A flare burns excess natural gas in the Permian Basin in Loving County, Texas, U.S. November 23, 2019. REUTERS/Angus Mordant

No matter what happens in the financial markets over the remainder of 2020, one lasting memory from the coronavirus crisis will undoubtedly be the fact that crude oil futures turned negative for the first time ever on April 20, 2020.

Simply put, this occurred because of a cratering in demand amid a vast relative oversupply—the usual suspects when it comes to market pricing.

In the spring of 2020, demand for crude oil plummeted unexpectedly as the coronavirus spread outside of China and forced lockdowns of economies across the globe. Simultaneously, the crude supply network couldn’t adjust quickly enough to the new market dynamic, which meant there was suddenly a huge surplus of this vital energy source on the market. 

On April 20, the day before that month’s crude oil futures contract was set to expire, many crude oil market participants were forced to sell their positions at unexpectedly low prices to avoid taking physical delivery of a commodity they couldn’t sell (and likely had no place to store). 

As it turned out, the price at which others were willing to take on those delivery obligations translated to a negative price, meaning holders of long contracts were forced to pay other market participants to assume that burden.

In the wake of that dramatic day, global producers acted swiftly to “shut in” production (i.e. stop production) in order to more closely balance demand with supply. Alongside that effort, some economic lockdowns were lifted, which catalyzed a minor resurgence in demand.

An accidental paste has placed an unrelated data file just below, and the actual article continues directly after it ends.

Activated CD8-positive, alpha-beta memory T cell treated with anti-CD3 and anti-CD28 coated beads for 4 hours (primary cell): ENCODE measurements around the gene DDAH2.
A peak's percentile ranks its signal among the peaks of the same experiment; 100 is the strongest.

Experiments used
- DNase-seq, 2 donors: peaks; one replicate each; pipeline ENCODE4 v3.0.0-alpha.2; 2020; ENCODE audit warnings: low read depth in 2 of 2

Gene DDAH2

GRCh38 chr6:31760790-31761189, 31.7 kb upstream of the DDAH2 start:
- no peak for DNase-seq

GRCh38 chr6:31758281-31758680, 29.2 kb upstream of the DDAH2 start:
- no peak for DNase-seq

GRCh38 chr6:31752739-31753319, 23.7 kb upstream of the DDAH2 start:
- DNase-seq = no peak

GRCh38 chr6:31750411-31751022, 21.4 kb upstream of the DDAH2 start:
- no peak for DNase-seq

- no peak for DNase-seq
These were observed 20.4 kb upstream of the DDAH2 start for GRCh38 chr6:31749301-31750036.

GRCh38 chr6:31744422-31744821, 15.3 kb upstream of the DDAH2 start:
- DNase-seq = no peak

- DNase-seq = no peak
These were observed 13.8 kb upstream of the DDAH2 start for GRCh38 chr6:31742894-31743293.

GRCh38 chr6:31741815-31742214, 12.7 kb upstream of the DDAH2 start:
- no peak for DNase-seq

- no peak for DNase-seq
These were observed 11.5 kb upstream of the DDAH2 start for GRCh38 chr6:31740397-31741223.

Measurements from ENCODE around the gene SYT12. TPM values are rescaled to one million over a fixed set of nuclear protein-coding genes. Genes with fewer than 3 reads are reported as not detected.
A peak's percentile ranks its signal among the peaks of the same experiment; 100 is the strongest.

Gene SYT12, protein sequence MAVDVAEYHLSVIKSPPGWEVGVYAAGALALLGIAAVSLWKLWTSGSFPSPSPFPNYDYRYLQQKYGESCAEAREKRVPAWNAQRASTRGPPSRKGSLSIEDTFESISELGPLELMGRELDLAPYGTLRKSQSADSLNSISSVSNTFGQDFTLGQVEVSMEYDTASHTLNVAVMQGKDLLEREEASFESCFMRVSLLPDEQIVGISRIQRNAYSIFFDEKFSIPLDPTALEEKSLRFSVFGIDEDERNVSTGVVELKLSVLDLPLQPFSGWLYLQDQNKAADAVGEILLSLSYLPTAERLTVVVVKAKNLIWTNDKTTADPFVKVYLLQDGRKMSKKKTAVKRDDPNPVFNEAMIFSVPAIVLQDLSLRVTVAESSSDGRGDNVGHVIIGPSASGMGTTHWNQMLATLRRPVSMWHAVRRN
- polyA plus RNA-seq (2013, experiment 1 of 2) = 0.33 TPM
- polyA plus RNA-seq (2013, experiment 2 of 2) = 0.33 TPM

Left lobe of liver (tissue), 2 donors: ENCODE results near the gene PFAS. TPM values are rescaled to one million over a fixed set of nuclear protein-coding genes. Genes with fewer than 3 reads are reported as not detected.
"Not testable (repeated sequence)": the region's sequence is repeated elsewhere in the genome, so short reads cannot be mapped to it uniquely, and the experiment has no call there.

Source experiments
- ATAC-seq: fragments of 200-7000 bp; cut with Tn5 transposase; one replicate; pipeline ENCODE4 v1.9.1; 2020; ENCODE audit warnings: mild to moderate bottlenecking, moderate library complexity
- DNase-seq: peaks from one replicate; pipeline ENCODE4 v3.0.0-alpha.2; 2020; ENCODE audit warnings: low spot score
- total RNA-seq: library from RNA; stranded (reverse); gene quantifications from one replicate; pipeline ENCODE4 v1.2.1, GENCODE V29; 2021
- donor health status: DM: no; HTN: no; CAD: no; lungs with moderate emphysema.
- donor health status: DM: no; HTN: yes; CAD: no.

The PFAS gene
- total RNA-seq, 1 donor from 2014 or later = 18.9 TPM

So far, negative prices in crude oil haven’t been repeated. However, that’s not to say it couldn’t happen again at some point in the future. The CME clearly had that possibility in mind when it added negative strikes to crude oil futures options going forward. 

This situation makes observers wonder if negative prices could appear in another product at some point in the future, too. Natural gas, for example, is another key international energy commodity that has been extremely sensitive to changes in supply and demand dynamics linked to the health of the global economy. 

So far during the coronavirus crisis, natural gas prices have only suffered slightly—at least compared with crude oil. 

Natural gas is priced in terms of millions of “British thermal units,” instead of barrels because it’s a gas. During the height of the recent crude oil crisis, natural gas prices dropped from about $2.00/MMBtu to $1.63/MMBtu, a drop of just over 18%.

However, prices since that time have rallied back to nearly $1.85/MMBtu.

It’s believed that natural gas prices have thus far avoided the same fate as crude oil because the coronavirus crisis impaired transportation demand to a much greater degree than the powering/heating/cooling of homes and businesses—several of the primary uses of natural gas in the modern world. 

Having said that, a broader, negative trend in natural gas prices was established well before the coronavirus appeared on the global radar, as shown in the historical price chart below:

From the start of January 2018 to today, natural gas prices have dwindled from roughly $3.45/MMBtu all the way down to $1.85/MMBtu—a 46% decline over that period. 

The commodity has been under pressure for a couple of reasons, but mainly due to a rising pool of available global supply. A warmer-than-expected winter in 2019-2020 also dampened demand, which further contributed to slackening prices.

Considering the broader price trend, one might have assumed that prior to the coronavirus crisis, natural gas prices may have been more susceptible to a slip into negative territory.

Those making that assumption would be correct, because natural gas prices have actually dipped into negative territory once before 2020. In the spring of 2019, natural gas prices for “next day” delivery at the Waha hub in West Texas dropped into negative territory for the first time in American history.